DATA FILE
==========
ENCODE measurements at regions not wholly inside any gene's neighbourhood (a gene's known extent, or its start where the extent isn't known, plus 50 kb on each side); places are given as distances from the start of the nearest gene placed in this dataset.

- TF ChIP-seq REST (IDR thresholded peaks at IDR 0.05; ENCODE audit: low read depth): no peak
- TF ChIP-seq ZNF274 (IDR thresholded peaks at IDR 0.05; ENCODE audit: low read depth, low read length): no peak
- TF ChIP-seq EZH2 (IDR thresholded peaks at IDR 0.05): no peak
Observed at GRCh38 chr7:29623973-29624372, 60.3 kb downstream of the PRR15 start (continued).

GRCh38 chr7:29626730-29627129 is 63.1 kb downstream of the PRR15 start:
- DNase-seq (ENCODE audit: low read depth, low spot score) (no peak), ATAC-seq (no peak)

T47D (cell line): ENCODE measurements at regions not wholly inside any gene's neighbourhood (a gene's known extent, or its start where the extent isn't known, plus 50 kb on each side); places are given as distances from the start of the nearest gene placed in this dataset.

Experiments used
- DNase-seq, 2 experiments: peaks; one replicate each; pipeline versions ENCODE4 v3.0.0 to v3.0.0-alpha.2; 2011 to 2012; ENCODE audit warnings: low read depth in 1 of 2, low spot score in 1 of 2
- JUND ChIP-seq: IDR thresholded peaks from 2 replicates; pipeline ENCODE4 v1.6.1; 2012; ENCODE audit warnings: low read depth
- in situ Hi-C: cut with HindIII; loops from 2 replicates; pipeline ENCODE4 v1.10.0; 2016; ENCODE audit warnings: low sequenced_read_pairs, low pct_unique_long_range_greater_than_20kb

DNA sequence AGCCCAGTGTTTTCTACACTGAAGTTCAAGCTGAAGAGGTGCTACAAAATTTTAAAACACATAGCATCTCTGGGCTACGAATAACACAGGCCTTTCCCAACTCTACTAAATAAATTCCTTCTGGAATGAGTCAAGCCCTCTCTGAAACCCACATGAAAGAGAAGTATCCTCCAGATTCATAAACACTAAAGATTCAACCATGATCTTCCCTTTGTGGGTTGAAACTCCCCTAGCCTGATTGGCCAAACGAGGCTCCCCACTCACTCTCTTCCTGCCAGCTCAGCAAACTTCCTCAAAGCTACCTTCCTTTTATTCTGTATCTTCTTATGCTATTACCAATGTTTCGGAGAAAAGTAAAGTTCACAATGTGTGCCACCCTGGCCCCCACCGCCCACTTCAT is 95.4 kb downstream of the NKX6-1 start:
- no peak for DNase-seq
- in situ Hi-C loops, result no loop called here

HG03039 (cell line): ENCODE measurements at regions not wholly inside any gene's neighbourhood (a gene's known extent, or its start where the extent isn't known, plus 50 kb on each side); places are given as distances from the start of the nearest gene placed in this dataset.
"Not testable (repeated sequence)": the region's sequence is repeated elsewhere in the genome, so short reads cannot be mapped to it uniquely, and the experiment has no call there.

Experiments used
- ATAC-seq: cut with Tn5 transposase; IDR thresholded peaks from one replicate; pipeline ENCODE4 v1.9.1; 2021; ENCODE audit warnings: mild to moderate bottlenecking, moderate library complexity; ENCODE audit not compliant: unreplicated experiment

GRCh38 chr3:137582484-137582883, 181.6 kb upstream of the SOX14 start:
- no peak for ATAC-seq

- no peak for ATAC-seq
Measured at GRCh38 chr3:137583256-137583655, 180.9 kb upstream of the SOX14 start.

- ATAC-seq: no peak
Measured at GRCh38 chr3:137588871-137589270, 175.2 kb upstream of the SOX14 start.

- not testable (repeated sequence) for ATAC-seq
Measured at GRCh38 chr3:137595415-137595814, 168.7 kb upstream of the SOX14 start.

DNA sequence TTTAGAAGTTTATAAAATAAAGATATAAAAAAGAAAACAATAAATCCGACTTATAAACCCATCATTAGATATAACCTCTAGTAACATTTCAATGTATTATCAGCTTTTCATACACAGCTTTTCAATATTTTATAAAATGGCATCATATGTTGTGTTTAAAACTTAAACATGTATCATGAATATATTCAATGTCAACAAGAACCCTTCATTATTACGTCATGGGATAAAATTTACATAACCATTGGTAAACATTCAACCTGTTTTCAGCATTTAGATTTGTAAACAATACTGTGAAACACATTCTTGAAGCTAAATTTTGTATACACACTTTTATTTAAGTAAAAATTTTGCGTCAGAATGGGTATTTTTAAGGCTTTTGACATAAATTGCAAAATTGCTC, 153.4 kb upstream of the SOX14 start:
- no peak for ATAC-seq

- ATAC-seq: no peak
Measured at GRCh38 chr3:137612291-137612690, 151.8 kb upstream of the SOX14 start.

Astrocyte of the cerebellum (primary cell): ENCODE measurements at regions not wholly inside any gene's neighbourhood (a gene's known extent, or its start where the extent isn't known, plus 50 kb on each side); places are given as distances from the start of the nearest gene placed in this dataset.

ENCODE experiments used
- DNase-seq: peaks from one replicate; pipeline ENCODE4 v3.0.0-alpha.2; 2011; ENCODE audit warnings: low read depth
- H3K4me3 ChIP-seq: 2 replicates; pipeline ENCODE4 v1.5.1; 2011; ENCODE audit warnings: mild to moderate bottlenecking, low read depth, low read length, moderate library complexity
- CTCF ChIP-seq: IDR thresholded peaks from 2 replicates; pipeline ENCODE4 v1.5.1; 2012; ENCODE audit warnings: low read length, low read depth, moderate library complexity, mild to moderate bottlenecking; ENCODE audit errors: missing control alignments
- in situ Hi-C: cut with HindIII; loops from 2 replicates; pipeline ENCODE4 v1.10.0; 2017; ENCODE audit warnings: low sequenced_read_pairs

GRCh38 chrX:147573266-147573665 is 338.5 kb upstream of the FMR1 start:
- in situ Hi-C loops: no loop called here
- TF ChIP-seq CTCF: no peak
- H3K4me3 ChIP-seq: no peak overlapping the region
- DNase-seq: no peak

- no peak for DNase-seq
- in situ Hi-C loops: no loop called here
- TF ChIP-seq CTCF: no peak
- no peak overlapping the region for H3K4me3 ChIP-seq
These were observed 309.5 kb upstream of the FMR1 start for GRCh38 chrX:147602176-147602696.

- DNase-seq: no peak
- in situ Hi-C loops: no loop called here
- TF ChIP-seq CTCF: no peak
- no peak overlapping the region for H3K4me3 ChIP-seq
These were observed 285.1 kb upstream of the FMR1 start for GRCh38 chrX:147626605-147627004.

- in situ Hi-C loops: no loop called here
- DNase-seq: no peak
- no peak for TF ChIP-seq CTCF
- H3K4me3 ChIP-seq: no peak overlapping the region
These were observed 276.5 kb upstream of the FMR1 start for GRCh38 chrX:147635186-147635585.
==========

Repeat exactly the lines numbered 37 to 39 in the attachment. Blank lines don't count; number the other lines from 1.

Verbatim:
- in situ Hi-C: cut with HindIII; loops from 2 replicates; pipeline ENCODE4 v1.10.0; 2017; ENCODE audit warnings: low sequenced_read_pairs

GRCh38 chrX:147573266-147573665 is 338.5 kb upstream of the FMR1 start:
- in situ Hi-C loops: no loop called here